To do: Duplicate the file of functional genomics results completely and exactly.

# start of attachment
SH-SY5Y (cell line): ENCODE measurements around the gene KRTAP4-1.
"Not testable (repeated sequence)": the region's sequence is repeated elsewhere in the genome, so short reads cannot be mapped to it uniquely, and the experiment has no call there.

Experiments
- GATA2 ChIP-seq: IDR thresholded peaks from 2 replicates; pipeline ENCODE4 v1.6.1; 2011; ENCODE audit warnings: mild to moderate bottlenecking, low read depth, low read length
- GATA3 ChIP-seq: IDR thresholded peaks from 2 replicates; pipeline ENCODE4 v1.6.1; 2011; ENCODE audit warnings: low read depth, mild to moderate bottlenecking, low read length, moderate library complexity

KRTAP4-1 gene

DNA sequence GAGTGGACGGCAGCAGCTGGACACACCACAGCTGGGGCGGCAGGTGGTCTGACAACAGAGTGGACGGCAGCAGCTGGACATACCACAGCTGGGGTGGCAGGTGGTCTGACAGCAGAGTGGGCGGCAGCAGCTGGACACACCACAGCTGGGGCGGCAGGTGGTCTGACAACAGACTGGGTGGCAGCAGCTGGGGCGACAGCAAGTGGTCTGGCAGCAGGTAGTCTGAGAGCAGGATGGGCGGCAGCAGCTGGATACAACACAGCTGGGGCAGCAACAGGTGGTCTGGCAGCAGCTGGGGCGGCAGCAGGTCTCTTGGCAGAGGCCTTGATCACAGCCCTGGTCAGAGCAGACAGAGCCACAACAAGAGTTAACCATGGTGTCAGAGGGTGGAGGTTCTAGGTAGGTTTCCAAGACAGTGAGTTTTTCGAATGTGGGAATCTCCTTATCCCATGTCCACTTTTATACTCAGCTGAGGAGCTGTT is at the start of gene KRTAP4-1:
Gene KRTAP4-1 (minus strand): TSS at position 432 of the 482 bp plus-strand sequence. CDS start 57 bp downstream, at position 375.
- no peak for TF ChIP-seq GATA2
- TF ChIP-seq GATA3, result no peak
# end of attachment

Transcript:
SH-SY5Y (cell line): ENCODE measurements around the gene KRTAP4-1.
"Not testable (repeated sequence)": the region's sequence is repeated elsewhere in the genome, so short reads cannot be mapped to it uniquely, and the experiment has no call there.

Experiments
- GATA2 ChIP-seq: IDR thresholded peaks from 2 replicates; pipeline ENCODE4 v1.6.1; 2011; ENCODE audit warnings: mild to moderate bottlenecking, low read depth, low read length
- GATA3 ChIP-seq: IDR thresholded peaks from 2 replicates; pipeline ENCODE4 v1.6.1; 2011; ENCODE audit warnings: low read depth, mild to moderate bottlenecking, low read length, moderate library complexity

KRTAP4-1 gene

DNA sequence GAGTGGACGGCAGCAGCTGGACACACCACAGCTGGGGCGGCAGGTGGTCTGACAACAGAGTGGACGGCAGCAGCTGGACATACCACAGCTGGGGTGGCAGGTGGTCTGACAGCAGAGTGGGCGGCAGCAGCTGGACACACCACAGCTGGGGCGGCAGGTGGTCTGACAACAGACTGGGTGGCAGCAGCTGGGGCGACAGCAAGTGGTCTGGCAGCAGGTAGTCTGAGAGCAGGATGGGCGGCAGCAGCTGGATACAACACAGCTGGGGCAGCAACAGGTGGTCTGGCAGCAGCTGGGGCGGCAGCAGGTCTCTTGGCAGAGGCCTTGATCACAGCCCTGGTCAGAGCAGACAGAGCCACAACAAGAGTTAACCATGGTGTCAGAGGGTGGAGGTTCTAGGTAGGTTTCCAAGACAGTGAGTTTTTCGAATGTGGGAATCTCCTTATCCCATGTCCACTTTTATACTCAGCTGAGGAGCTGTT is at the start of gene KRTAP4-1:
Gene KRTAP4-1 (minus strand): TSS at position 432 of the 482 bp plus-strand sequence. CDS start 57 bp downstream, at position 375.
- no peak for TF ChIP-seq GATA2
- TF ChIP-seq GATA3, result no peak